A: As an introvert, I found it quite hard to meet people. Victoria has a lot of students, so if I had gone to university here it would probably have been easier. I don’t have one big group of friends but instead I’ve formed great individual friendships through different avenues – a conversation on the bus, a running group, a baby shower, work, the gym and roommates. There are various volunteer-run groups like sports teams, hiking groups and mum groups, which can be a good way to meet people.

Q: Have you made friends with locals or do you mix mainly with other expats? What advice would you give to new expats looking to make friends with the locals?

A: My friends are a mix of locals and expats. My advice would be to take the plunge and not be afraid to start a conversation with someone. Don’t just hang out with people from the same country as you, because this might limit your experiences and hinder you from integrating into the culture.

Q: What is your community like and how have you integrated into it?

A: I wouldn’t say I’m a huge participant in my residential community, but I’ve found a great community in my workplace. Victoria has a lot of markets and recreation centres, so there are definitely chances to integrate into your neighbourhood and build a community.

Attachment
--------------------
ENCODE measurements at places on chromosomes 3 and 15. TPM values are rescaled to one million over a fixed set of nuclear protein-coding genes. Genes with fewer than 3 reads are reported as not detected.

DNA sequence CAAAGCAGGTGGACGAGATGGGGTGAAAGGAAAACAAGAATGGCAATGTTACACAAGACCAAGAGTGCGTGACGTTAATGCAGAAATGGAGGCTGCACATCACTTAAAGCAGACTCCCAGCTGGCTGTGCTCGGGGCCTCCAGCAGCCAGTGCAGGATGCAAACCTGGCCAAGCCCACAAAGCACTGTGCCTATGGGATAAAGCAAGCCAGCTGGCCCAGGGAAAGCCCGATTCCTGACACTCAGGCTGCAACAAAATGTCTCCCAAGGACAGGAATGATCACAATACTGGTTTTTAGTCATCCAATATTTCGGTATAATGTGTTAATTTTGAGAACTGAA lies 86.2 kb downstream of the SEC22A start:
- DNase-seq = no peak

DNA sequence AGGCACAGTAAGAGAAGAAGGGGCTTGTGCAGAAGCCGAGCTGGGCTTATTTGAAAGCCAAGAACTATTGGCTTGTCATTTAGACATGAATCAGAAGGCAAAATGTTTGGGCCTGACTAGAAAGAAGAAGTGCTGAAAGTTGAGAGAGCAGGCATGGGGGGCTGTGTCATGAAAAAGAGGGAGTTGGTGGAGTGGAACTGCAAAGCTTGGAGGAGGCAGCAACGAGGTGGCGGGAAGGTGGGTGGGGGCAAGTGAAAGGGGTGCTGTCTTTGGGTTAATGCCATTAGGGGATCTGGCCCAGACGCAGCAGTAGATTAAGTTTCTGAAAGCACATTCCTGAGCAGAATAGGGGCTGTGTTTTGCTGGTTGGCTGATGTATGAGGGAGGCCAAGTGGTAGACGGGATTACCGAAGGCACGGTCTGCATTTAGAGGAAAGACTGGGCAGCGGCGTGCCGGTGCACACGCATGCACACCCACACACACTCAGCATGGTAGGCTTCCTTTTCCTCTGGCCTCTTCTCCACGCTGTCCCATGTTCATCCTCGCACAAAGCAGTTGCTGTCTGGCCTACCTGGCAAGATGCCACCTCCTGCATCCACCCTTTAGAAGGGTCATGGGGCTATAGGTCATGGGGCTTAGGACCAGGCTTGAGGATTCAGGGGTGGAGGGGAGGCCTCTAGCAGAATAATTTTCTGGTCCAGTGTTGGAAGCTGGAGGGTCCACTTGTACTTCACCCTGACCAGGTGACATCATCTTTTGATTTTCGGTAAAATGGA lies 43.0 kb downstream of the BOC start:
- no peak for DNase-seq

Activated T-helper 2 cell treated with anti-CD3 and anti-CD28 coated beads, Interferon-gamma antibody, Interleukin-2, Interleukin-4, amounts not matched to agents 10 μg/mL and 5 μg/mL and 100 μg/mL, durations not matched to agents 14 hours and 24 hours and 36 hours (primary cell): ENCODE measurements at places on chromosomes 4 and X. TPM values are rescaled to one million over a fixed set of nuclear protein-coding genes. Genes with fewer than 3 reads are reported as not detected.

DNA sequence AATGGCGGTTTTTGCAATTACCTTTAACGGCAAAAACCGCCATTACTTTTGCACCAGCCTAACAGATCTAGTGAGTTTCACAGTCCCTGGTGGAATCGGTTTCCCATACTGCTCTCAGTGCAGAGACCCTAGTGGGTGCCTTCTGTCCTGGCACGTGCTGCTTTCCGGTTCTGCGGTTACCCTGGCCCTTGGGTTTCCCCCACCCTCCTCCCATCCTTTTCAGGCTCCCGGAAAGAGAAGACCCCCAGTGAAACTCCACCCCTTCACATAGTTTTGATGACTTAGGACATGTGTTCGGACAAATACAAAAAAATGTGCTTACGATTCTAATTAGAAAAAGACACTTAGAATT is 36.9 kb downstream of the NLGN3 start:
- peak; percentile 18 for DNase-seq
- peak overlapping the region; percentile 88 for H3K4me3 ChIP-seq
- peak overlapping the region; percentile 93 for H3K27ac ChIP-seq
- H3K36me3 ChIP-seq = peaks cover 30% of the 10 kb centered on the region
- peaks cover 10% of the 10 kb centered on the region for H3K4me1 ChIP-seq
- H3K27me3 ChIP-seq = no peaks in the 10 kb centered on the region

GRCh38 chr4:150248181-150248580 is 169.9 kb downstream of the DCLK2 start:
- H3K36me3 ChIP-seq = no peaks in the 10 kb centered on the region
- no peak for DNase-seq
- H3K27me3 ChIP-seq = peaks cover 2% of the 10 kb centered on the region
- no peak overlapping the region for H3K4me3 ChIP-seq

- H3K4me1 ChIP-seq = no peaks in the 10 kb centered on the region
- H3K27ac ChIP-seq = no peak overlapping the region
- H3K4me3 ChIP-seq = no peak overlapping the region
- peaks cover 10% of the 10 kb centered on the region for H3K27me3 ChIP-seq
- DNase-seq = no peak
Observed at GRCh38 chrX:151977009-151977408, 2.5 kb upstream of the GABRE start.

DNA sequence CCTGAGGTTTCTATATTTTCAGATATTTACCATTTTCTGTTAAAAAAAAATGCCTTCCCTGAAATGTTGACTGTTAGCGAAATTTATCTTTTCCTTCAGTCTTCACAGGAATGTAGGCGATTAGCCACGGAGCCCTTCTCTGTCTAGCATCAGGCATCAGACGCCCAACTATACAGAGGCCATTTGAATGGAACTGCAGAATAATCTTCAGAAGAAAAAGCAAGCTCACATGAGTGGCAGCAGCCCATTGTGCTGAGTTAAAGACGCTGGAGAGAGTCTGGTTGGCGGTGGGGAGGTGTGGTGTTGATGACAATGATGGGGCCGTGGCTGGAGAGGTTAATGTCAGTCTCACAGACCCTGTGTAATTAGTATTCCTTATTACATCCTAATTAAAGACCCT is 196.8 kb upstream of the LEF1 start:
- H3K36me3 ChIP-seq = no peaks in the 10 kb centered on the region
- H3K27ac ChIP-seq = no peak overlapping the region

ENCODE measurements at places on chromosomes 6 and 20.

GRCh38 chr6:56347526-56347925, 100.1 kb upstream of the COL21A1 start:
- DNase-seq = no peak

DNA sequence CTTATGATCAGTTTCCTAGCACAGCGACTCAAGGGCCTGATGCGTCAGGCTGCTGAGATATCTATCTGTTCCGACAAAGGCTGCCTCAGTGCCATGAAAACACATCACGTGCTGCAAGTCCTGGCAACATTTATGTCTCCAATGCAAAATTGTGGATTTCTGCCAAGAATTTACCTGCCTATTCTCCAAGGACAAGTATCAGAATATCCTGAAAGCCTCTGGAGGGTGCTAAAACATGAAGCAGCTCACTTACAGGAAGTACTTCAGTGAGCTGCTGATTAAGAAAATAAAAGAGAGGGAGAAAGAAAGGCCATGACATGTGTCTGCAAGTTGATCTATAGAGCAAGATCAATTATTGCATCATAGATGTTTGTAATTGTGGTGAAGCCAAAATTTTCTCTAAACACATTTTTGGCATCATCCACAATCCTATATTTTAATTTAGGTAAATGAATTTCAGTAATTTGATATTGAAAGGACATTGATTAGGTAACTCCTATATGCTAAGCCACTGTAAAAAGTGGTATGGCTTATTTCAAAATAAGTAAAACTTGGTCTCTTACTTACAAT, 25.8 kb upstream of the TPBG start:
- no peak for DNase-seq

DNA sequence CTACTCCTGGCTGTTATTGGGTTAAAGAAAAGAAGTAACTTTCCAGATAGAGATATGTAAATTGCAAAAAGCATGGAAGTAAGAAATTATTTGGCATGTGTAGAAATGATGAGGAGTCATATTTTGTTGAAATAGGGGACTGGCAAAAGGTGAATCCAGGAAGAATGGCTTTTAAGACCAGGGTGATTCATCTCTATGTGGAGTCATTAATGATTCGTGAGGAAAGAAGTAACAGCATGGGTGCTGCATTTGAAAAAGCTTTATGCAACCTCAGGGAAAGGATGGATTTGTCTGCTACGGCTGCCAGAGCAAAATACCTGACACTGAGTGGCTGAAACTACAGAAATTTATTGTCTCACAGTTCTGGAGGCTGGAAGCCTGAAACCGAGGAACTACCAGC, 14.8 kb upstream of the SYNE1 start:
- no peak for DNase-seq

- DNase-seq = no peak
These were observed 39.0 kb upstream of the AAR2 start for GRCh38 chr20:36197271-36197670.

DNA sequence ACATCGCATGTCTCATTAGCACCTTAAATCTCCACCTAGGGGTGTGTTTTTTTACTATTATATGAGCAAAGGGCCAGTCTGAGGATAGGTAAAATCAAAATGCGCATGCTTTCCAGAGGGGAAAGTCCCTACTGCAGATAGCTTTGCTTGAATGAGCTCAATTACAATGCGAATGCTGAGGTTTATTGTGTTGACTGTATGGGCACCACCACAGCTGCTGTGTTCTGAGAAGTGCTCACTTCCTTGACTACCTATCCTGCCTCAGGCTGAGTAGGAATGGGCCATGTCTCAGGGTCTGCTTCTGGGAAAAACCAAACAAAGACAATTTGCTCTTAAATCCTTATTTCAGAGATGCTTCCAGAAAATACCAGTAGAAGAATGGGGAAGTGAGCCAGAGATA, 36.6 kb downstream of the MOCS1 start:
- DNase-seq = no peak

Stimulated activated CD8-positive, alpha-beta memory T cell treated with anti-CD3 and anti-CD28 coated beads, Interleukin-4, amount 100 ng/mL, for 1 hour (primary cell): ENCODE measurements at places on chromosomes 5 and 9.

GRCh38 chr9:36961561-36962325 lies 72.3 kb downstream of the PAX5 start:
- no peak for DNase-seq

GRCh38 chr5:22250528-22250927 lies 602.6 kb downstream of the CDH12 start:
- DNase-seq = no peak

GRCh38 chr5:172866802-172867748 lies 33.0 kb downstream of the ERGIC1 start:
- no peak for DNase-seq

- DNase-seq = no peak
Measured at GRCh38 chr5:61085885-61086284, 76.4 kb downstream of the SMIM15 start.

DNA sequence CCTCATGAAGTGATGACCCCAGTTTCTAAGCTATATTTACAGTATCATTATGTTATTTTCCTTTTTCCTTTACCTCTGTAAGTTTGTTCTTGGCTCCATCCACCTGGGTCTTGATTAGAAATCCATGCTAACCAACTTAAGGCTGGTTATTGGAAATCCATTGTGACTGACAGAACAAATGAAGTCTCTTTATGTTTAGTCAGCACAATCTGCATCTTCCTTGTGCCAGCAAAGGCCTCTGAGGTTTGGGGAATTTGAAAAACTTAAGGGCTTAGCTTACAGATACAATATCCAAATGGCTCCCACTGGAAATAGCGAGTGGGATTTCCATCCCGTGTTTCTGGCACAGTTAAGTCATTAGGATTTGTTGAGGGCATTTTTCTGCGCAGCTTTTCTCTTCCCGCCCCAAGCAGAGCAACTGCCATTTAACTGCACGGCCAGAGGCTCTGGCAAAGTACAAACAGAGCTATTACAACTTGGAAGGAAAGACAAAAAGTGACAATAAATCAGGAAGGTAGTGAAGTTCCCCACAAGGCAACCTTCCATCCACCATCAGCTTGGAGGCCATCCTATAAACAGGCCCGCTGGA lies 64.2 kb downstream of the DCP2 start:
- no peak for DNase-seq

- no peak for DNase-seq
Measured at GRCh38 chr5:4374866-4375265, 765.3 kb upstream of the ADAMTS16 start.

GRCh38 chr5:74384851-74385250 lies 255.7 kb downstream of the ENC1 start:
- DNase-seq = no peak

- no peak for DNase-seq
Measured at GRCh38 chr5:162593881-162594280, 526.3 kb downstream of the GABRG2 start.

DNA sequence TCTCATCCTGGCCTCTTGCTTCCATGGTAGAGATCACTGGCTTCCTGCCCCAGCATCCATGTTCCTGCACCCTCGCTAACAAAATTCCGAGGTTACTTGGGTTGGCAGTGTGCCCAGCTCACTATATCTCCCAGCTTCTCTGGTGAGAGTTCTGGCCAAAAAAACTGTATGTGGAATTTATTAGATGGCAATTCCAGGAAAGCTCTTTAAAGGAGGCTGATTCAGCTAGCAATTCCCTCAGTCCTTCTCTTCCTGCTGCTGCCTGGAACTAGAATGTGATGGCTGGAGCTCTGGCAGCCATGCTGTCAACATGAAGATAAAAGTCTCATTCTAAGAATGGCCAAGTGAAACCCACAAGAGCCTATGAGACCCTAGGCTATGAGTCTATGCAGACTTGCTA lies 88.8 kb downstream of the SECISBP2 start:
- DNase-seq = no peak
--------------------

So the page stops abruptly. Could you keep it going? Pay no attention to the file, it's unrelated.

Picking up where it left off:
Working in Victoria

Q: How did you get a job? Was it difficult?

A: Getting my overseas experience recognised in Canada proved challenging. I registered with a staffing agency after I arrived in Victoria and did some temp admin jobs. The agency received good feedback about me, and they knew I had a background in recruiting. When an internal position opened up, they invited me for an interview. It was great to be able to support individuals that were in the same position I had been in. After 4.5 years as a recruiting consultant, I switched jobs to pursue a new challenge within HR. Finding work in Victoria is something many people find difficult but registering with a staffing agency can really help open doors.